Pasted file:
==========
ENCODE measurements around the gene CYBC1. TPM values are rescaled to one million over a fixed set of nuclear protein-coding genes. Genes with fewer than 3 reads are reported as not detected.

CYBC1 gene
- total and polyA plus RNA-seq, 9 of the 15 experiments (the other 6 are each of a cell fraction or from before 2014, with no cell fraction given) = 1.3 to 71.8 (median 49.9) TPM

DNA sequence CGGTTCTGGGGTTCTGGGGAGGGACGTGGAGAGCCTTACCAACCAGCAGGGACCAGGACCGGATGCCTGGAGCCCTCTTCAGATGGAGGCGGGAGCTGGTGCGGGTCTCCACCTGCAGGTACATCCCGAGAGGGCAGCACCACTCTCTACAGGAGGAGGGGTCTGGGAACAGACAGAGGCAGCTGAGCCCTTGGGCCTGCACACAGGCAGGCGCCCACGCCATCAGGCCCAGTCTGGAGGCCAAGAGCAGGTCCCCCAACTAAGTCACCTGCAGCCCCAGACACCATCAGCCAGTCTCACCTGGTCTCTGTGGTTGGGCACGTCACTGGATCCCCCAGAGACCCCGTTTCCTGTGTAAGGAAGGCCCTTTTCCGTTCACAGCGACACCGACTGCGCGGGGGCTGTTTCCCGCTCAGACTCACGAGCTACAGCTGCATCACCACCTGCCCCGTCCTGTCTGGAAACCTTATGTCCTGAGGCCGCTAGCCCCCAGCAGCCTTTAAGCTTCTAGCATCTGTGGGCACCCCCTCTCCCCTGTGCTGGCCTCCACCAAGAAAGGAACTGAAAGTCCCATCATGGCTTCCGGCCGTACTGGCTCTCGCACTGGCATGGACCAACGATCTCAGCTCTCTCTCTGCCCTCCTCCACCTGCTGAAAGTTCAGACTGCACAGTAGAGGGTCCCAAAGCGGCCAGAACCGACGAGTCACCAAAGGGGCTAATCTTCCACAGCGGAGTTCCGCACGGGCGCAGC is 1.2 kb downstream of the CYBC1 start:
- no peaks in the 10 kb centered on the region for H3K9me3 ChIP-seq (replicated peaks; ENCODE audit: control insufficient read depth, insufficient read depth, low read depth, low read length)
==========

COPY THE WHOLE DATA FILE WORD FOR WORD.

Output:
ENCODE measurements around the gene CYBC1. TPM values are rescaled to one million over a fixed set of nuclear protein-coding genes. Genes with fewer than 3 reads are reported as not detected.

CYBC1 gene
- total and polyA plus RNA-seq, 9 of the 15 experiments (the other 6 are each of a cell fraction or from before 2014, with no cell fraction given) = 1.3 to 71.8 (median 49.9) TPM

DNA sequence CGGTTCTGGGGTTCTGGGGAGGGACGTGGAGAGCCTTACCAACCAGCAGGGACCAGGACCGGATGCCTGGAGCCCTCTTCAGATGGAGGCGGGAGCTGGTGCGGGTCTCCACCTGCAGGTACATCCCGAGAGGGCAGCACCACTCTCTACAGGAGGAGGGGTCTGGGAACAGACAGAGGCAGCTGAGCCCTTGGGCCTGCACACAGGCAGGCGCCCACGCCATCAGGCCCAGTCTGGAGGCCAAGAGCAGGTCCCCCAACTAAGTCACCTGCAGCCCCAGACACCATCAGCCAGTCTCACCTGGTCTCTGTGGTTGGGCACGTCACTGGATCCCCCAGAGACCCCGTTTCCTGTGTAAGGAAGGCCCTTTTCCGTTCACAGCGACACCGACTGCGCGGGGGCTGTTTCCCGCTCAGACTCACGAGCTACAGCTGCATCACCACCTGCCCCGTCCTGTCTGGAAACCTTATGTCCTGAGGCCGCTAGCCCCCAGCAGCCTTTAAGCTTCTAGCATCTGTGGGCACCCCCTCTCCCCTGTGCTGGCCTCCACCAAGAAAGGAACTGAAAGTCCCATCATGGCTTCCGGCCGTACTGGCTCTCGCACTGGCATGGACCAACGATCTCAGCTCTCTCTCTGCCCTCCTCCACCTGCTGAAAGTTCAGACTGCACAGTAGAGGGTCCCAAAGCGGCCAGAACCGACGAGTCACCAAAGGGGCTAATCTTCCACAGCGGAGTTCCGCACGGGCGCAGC is 1.2 kb downstream of the CYBC1 start:
- no peaks in the 10 kb centered on the region for H3K9me3 ChIP-seq (replicated peaks; ENCODE audit: control insufficient read depth, insufficient read depth, low read depth, low read length)